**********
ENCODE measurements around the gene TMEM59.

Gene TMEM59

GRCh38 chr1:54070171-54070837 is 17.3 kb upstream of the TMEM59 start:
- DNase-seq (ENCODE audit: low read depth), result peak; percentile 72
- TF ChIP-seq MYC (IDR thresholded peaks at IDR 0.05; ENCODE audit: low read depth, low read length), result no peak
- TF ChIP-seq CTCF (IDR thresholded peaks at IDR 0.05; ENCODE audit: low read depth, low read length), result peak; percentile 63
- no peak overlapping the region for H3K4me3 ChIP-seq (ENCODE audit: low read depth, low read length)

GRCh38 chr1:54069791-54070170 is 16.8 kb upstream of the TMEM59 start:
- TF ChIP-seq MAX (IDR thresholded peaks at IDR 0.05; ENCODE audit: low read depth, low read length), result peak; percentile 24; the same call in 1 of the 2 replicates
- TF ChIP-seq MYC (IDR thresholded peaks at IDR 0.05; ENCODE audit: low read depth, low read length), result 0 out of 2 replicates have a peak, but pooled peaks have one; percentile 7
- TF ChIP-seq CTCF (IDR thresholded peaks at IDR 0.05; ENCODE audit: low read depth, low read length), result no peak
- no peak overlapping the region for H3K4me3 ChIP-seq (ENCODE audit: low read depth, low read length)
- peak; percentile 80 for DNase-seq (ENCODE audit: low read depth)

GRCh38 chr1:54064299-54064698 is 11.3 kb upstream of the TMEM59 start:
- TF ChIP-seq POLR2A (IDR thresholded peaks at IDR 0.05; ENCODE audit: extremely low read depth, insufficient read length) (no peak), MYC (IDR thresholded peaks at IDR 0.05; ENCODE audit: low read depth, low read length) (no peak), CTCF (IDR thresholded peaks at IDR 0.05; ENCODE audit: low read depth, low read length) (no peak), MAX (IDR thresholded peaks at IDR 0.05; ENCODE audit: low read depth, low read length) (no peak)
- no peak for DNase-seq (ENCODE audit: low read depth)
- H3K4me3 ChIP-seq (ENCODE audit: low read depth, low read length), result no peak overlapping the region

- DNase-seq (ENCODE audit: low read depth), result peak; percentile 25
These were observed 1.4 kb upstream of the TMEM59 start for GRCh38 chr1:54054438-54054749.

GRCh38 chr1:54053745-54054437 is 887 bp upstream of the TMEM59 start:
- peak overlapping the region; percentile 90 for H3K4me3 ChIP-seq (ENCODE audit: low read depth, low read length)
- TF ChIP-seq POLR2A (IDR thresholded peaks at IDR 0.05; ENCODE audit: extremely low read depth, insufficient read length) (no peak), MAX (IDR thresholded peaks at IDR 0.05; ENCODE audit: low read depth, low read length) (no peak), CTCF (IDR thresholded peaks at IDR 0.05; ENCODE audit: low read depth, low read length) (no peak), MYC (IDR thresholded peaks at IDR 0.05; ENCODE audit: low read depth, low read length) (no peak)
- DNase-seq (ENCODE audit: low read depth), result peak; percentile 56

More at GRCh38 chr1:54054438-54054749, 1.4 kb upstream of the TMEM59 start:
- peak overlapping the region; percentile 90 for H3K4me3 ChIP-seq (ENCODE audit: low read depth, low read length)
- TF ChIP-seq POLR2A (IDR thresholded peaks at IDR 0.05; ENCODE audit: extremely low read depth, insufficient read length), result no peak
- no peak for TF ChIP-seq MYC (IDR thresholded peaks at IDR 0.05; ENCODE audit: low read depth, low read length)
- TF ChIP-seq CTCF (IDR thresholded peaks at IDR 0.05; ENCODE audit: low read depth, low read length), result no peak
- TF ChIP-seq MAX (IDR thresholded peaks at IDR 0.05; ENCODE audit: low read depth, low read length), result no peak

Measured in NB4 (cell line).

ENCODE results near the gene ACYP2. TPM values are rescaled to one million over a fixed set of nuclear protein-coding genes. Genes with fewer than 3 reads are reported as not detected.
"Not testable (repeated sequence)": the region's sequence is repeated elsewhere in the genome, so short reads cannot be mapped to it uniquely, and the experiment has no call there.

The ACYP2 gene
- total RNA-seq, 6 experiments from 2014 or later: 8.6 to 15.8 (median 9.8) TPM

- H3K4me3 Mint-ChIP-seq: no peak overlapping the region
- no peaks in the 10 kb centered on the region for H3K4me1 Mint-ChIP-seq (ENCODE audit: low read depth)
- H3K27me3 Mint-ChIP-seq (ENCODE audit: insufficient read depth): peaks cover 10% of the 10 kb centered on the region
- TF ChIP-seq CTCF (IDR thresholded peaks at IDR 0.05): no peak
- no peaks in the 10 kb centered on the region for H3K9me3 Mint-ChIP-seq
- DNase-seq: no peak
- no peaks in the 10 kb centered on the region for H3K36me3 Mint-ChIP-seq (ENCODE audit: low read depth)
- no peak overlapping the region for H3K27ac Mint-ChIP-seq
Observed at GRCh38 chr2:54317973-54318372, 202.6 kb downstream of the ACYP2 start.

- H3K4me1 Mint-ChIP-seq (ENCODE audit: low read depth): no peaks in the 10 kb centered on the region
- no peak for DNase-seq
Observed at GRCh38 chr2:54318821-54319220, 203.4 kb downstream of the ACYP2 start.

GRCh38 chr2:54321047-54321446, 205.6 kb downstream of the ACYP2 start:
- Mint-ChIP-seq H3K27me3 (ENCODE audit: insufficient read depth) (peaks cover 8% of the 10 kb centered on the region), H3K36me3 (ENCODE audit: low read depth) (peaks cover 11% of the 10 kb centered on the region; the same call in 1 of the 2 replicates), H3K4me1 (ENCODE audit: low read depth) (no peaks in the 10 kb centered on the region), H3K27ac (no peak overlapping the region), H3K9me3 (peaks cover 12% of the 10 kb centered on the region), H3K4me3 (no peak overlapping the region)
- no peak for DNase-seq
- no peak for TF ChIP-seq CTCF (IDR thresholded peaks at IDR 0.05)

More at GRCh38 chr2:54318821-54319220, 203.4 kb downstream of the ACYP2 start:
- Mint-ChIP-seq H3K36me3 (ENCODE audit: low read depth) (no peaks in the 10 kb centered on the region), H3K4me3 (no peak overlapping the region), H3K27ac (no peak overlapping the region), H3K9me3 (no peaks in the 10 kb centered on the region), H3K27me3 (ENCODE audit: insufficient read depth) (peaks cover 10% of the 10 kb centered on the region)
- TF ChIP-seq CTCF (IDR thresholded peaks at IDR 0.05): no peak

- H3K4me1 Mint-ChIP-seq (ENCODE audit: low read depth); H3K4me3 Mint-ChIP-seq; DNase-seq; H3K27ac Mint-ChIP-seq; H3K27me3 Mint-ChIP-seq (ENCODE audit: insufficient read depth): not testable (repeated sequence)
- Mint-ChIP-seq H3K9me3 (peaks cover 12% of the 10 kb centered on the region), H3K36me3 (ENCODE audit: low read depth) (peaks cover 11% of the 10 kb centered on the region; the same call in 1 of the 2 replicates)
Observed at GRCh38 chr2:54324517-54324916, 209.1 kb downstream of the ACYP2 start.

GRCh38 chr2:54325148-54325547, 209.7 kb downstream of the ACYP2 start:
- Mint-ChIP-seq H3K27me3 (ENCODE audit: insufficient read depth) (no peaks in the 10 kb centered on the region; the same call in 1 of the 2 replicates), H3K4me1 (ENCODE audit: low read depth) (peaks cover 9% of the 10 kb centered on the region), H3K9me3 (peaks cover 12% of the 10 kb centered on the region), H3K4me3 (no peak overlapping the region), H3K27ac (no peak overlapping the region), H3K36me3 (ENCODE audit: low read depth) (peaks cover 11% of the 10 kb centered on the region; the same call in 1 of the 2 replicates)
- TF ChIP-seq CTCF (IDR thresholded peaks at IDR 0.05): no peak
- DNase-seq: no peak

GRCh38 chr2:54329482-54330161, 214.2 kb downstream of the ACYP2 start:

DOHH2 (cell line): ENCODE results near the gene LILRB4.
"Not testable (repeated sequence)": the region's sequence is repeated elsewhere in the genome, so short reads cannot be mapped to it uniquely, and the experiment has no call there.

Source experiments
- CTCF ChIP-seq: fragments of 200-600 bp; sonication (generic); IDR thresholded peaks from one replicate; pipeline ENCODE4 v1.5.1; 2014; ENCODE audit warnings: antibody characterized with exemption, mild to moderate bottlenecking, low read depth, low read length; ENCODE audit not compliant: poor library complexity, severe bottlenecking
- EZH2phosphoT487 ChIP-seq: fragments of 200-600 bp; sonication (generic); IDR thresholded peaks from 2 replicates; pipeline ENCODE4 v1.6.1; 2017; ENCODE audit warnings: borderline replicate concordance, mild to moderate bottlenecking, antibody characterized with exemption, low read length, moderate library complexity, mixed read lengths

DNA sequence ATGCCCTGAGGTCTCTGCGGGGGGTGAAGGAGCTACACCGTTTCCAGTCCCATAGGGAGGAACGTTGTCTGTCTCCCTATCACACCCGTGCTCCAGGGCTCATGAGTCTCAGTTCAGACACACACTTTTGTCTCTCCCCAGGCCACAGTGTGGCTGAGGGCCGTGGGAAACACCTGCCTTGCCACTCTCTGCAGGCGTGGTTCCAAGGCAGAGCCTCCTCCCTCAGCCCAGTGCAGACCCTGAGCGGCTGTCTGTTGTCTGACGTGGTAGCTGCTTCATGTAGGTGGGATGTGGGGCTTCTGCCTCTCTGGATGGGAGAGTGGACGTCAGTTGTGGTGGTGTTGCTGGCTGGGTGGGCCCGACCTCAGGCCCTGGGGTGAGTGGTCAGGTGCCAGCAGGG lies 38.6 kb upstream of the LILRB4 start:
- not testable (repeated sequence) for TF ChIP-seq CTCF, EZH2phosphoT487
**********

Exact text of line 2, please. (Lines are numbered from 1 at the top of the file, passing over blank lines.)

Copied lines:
Gene TMEM59